I would speculate there may be some dopplegangers among Hyper-realistic portraits.

Points finger, "Hangon,,,that's me!"

Kind regards,

bally



posted on Feb, 16 2019 @ 05:22 AM
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a reply to: shawmanfromny

It's not just AI.

I've long said digital photography on the whole is a paradigm shift in the reality of photographs.



posted on Feb, 16 2019 @ 05:24 AM
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a reply to: charlyv

Unfortunately, that won't accomplish much. Many cameras now have on-board special effects which manipulate the picture right when it's taken. All the encryption in the world won't get back to the reality of the photo, regardless of location, time, weather, or other data).



posted on Feb, 16 2019 @ 05:26 AM
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originally posted by: JinMI
a reply to: shawmanfromny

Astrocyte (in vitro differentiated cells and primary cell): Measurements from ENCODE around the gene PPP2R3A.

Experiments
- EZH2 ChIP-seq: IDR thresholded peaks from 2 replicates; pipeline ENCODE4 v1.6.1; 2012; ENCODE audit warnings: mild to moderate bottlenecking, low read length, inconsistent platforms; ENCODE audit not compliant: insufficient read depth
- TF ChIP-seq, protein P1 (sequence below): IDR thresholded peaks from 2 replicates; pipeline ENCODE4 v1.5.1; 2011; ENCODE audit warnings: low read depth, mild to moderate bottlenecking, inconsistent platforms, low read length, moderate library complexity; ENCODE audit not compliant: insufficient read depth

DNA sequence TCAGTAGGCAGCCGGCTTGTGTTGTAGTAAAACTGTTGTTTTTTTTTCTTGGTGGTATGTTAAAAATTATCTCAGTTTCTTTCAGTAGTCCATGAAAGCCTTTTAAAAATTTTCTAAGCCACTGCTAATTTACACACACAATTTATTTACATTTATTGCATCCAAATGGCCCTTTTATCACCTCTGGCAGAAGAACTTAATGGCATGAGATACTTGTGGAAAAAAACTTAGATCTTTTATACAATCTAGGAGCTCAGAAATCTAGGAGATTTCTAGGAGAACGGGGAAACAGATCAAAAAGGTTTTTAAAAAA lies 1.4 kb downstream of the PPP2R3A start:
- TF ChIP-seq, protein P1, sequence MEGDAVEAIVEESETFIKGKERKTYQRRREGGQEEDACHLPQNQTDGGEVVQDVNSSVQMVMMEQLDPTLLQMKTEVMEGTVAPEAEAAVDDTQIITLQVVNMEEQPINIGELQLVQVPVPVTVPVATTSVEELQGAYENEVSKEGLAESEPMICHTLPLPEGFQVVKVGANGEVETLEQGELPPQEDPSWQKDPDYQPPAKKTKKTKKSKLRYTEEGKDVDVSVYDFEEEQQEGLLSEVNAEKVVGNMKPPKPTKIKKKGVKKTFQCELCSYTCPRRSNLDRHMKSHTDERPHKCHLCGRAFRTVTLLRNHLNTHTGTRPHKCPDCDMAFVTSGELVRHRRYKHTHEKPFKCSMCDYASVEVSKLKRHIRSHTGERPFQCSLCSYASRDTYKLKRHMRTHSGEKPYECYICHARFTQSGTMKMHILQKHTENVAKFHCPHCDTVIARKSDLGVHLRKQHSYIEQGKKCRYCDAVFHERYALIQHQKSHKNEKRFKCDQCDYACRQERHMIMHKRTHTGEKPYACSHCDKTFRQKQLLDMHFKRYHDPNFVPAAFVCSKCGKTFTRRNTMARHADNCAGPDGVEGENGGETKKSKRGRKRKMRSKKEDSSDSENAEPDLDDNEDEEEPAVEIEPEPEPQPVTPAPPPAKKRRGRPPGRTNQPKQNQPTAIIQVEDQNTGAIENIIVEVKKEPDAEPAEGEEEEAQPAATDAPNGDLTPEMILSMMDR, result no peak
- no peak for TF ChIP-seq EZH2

So not to toot my own horn, well maybe a little, I thought they were all fake. Little features like facial hair grain, reflection and shadows that kind of give it away.

There was a thread or video not long ago that showed public figures actually giving fake speeches. We're getting into some crazy waters.


Hello Sir Jin,

The toot of your little fake horn?

Ohh!
But your are right. Soon we'll have have leaders springing fake speeches maybe declaring wars all spawned by clever manipulators of this tech, as an example only.

Crazy waters? Yes. Where will this lead.

Kind regards,

bally



posted on Feb, 16 2019 @ 05:50 AM
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a reply to: bally001




The toot of your little fake horn?


Little? Fake!??!? Well, yes, both are accurate.



Where will this lead.


All the way back to 1984 of course!



posted on Feb, 16 2019 @ 06:09 AM
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originally posted by: JinMI
a reply to: bally001




The toot of your little fake horn?


Little? Fake!??!? Well, yes, both are accurate.



Where will this lead.


All the way back to 1984 of course!


I see you've compensated with a sword.

"1984"!. Interesting take.

"2024" = "And the Oscar goes to - (someone that's not alive)

Kind regards,

Bally



posted on Feb, 16 2019 @ 08:01 AM